Which is why I was once again at Some No Komichi this year, celebrating the art of traditionally dyed fabric. (2013 post here.) This year I was scheduled to help out in the mornings so I invited my friend M to come out in the afternoon.

As this event showcases traditional kimono fabric, many people come wearing their own kimonos. Walking around Nakai during this event, you can almost imagine hat the old streets of Japan were like. I love it.

But for people who don’t have their own to wear, the vintage kimono and goods shop Gallery Sakura provided rentals for anyone who wanted to spend a day in a kimono. They also provided experts to help you wear the kimono (because it’s pretty hard putting it on your own). Isn’t that great?

M and I decided that we wanted in on this kimono day, so we made reservations. There were so many different patterns and colors of kimono that it took a while to choose!

I decided to go with a hakama, which I haven’t worn since my university graduation. It’s half kimono but with a skirt-like wrap around your waist. It basically means you can run while wearing it (which is almost impossible in a regular kimono). M chose a beautiful vintage kimono.

We had a great time walking along the River Gallery and doing a little shopping around the Street Gallery. And with so many people with cameras ready to take a photo of the event, we had no problem finding people to take photos of us. Most of them knew how to use my camera better than I ever could. Ha.

Despite the last day of rain, an estimate of over 12,000 people came to see Some No Komichi this year. It’s so exciting to watch this event grow each year and I’ve loved getting to know the local businesses and discovering new shops through this event. I’m already thinking about what kind of kimono I want to wear next year!

Have you been to Some No Komichi? Would you wear a kimono?

Looking forward to next year! x

The Hinamatsuri Display at Keio Plaza Hotel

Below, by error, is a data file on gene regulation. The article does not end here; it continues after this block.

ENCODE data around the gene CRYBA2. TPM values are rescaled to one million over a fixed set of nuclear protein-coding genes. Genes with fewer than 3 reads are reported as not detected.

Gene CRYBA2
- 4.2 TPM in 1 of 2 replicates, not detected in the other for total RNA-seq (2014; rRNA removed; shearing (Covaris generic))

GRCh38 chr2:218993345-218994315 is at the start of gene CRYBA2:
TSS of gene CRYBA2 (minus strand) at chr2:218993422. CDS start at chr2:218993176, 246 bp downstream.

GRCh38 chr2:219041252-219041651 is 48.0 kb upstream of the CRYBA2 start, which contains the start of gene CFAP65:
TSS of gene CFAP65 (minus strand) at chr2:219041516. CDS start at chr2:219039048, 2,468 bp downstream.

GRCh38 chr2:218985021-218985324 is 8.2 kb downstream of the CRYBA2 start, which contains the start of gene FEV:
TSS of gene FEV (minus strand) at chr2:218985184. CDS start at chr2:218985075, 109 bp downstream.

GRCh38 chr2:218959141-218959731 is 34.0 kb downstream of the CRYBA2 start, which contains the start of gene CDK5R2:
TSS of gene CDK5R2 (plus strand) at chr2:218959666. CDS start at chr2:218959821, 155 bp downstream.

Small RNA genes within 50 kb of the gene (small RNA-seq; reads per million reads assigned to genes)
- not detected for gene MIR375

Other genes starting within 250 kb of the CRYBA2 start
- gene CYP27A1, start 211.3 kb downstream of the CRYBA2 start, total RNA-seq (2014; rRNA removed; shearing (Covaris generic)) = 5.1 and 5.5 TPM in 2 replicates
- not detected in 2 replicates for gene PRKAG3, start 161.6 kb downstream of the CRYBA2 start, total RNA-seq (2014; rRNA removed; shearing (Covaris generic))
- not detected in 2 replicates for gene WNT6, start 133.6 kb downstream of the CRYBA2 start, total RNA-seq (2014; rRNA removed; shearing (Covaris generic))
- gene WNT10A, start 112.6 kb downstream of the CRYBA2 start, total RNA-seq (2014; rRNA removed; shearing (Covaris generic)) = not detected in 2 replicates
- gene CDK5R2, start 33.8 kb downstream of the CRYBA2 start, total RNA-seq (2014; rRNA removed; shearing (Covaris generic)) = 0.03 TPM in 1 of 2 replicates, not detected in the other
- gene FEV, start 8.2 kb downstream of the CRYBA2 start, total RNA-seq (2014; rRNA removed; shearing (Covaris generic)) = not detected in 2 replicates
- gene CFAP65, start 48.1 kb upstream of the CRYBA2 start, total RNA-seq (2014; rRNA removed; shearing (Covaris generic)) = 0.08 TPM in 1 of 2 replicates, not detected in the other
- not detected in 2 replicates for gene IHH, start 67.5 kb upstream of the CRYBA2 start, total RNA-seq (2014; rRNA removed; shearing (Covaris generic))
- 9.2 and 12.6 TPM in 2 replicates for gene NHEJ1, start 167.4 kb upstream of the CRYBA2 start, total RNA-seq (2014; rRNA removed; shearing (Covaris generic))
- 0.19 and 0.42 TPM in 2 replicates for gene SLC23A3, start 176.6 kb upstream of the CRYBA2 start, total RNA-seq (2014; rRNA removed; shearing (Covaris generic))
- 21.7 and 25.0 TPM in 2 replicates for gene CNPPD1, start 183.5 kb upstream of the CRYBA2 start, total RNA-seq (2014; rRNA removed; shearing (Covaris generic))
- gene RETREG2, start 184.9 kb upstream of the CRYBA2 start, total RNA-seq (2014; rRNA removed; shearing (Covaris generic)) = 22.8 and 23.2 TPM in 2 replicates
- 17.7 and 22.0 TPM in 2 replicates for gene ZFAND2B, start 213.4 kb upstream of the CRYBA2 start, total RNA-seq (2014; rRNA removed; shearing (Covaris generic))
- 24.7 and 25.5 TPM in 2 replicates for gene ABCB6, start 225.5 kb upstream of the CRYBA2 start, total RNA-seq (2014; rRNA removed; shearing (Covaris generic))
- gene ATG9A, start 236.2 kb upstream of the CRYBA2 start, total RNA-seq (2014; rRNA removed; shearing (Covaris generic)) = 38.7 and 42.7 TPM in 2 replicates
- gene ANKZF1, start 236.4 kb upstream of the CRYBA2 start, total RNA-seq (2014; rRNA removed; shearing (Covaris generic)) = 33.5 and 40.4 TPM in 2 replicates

What? Hinamatsuri is over?
Yes, well, you’re right. It was last week. But I’m posting this anyway because some parts of Japan celebrate Hinamatsuri according to the old calendar (which would really be April 21 this year, but as the day changes year to year, people usually just celebrate it a month later on April 3rd…I know, so confusing!).
Although Hinamatsuri is not an official you-don’t-have-to-go-to-work holiday, it’s still celebrated quite widely in Japan (and sometimes abroad), especially is you have girls in the family.
Keio Plaza Hotel in Shinjuku brings out this beautiful display of Hina-dolls (雛人形) every year during this season. But what’s even more eye-catching (for me) is the thousands of hanging ornaments made from vintage kimono fabric surrounding the display. There are over 5,500 ornaments, each handmade with love and hope for a child’s happiness.
Did you celebrate Hinamatsuri? Or see Hina doll displays?
I think this daikon radish was my favorite ornament for some reason.
The emperor and empress.
This will be displayed until March 31st at Keio Plaza Hotel.

The View From Tokyo Metropolitan Government Building

Sometimes I forget how massive Tokyo is.
Which is normal, I guess, when you’re in the midst of it all. The hustle and bustle of everyday life can make you forget a lot of things.
Like getting to this exhibition on architect Kenzo Tange that I’ve been wanting to go to. I’ve had my eye on this exhibition even before it started and I’ve yet to go. I have about two more weeks so I’m definitely going to squeeze it in somewhere this month.
But today, until I can get to the exhibition, I decided to take a short walk to one of his most recognized works in Shinjuku, the Tokyo Metropolitan Government Building. It’s very popular among tourists because it has an observation deck on the 45th floor on each of its towers. And the great thing is, it’s absolutely free!
On a clear day, you’d be able to see Mt Fuji. But today it was a bit too cloudy. You have a better chance of seeing the majestic mountain in the winter. Right now with all the pollen, pollution and yellow sand flying around in the air, it makes it hard to see.
I personally just like looking over the city sometimes. 
It’s so huge. So many buildings as far as the eye can see. Kind of crazy. But sometimes I need this view. It’s good for me to get out of the office and look out into this vast land, jam-packed with buildings and people, to realize that it’s all about perspective.
Also, pictures of the city are always a plus! x